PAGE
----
Madeline M. Sherry and Stephen J. Finley Jr.
Madeline M. Sherry and Stephen J. Finley Jr. ()

In Barrick v. Holy Spirit Hospital, 2014 Pa. LEXIS 1111 (Apr. 29, 2014), a divided Pennsylvania Supreme Court left in place a decision of the Pennsylvania Superior Court creating “a bright-line rule denying discovery of communications between attorneys and expert witnesses.”

Barrick involved a defense request for records from the plaintiff’s treating physician, who had also been designated as an expert. The plaintiff’s physician responded to a series of subpoenas by producing the requested medical records, but objected to production of “certain records … that pertain to [plaintiff] but were not created for treatment purposes.” The defense moved to enforce the subpoena and, after conducting an in camera review, the Cumberland County Court of Common Pleas granted the motion.

An appeal followed to the Pennsylvania Superior Court. A three-judge panel affirmed the trial court’s order directing compliance with the subpoena. However, an en banc panel of the Superior Court held the records relating to the physician’s service as an expert witness were “beyond the permissive scope” of Rule 4003.5, which governs discovery of the “facts and opinions to which the expert is expected to testify and a summary of the grounds for each opinion.”

The Pennsylvania Supreme Court was evenly split in Barrick, thus leaving in place the Superior Court’s en banc decision precluding discovery of communications between an expert and an attorney. Justice Max Baer’s affirming opinion and Justice Thomas G. Saylor’s opinion to reverse noted that the interplay of Pennsylvania discovery rules favors both liberal discovery and protection of the attorney work privilege. The three justices writing to affirm found in favor of protecting the attorney work-product privilege and precluding discovery of attorney-expert communications.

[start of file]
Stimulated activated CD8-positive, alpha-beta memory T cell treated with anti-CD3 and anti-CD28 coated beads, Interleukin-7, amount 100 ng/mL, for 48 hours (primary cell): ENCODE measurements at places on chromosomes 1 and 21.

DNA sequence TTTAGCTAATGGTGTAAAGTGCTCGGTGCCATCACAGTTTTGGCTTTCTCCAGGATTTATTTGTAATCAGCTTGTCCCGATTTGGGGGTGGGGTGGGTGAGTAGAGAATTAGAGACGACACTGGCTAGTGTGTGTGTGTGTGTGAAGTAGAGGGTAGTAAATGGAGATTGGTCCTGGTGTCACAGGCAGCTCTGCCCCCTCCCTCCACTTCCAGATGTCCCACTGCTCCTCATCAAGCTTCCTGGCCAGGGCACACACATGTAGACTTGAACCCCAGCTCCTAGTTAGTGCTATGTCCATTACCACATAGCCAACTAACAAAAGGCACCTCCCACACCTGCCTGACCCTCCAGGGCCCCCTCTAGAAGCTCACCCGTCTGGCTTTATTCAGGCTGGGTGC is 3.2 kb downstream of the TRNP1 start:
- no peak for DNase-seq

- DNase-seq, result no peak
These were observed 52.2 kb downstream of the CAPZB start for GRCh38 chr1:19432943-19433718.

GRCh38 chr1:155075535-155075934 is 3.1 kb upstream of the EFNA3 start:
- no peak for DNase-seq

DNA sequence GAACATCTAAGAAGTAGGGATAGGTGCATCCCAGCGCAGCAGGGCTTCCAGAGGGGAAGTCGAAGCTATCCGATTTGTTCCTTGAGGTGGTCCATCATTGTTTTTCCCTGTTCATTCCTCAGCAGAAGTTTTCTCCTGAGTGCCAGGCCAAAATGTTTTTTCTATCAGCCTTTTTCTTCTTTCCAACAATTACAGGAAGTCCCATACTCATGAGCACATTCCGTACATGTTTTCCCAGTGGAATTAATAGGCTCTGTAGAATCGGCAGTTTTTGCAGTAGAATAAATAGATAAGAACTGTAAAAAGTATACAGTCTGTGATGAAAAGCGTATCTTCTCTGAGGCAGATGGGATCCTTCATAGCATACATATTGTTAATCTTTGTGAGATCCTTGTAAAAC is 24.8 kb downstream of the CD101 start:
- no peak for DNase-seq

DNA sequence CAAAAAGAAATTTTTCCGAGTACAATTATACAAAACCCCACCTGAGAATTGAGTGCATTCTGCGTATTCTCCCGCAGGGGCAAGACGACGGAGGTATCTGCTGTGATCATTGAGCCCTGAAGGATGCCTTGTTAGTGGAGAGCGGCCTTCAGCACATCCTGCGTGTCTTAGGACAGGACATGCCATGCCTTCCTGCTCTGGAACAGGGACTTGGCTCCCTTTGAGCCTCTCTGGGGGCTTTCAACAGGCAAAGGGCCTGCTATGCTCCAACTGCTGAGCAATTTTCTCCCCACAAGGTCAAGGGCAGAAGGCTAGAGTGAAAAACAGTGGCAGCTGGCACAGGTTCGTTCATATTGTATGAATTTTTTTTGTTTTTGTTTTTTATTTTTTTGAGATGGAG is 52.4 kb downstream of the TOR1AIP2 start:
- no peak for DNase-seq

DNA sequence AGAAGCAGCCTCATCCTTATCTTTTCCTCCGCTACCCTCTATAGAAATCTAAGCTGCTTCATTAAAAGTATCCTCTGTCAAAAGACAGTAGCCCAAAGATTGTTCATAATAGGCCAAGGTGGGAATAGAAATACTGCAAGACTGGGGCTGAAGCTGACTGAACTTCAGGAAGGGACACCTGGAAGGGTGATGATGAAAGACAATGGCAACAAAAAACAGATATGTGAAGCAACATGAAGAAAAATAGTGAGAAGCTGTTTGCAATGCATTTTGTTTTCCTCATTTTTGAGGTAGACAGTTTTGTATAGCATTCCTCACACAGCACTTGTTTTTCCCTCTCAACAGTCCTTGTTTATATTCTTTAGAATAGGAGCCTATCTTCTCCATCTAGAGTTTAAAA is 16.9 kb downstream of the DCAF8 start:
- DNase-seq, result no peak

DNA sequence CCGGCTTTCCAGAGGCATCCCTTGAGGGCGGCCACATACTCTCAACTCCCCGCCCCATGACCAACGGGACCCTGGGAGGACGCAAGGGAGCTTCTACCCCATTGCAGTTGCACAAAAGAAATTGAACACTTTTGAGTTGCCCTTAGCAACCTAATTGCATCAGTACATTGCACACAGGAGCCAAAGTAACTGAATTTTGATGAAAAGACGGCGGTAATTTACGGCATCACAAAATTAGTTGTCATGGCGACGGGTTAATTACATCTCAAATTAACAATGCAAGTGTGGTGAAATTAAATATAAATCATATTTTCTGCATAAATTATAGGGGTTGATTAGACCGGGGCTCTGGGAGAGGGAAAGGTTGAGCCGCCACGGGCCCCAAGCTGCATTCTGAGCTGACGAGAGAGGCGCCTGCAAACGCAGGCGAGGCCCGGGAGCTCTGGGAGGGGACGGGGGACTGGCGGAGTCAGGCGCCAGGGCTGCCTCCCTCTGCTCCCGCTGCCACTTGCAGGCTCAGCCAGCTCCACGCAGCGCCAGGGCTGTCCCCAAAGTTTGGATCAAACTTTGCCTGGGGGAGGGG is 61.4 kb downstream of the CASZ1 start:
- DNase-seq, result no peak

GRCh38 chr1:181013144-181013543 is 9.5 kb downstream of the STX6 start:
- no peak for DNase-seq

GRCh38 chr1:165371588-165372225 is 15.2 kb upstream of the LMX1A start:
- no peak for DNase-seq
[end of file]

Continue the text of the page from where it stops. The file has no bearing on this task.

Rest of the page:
Saylor, writing in favor of reversing the Superior Court’s en banc opinion, held “purely factual or other information—such as evidence and scientific doctrines that an expert may consider when forming an opinion—that does not represent core attorney work product, although contained within communications between counsel and an expert witness, does not fall within Rule 4003.3′s protective scope.” The reversing opinion took particular issue with the Superior Court’s holding that “communications from an expert to an attorney are per se undiscoverable” and “overlooked the possibility that some of the correspondence might be partly or wholly free of attorney work-product.”

As has been the case with recent Pennsylvania appellate court precedent (see, e.g., Cohen v. Moore Becker, No. 913 WDA 2012 (Pa. Super. Ct. Feb. 10, 2014)), the three affirming justices were concerned about the practical effects of their decision. The affirming opinion noted the increased time and expense associated with requiring frequent motion practice and regular in camera review of potentially privileged attorney-expert communications. The affirming justices noted that attorney-expert correspondence will rarely contain either purely work product or purely factual information. Rather, “most correspondence between counsel and an expert witness will necessarily entail substantial overlap and intermingling of core attorney work-product with facts which triggered the attorney’s work product, including the attorney’s opinions, summaries, legal research, and legal theories.” Requiring trial courts to parse out work product from nonprivileged portions of the communications would result in needless disputes, increased cost and added burden on trial courts. “We conclude that attempting to extricate the work product from the related facts will add unnecessary difficulty and delay into the discovery process,” the opinion said.